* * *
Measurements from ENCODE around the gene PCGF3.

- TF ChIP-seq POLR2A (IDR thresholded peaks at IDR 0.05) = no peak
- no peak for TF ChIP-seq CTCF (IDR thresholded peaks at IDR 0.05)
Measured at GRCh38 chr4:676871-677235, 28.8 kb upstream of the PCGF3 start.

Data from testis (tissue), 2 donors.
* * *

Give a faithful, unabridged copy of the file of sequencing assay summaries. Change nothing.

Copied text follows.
Measurements from ENCODE around the gene PCGF3.

- TF ChIP-seq POLR2A (IDR thresholded peaks at IDR 0.05) = no peak
- no peak for TF ChIP-seq CTCF (IDR thresholded peaks at IDR 0.05)
Measured at GRCh38 chr4:676871-677235, 28.8 kb upstream of the PCGF3 start.

Data from testis (tissue), 2 donors.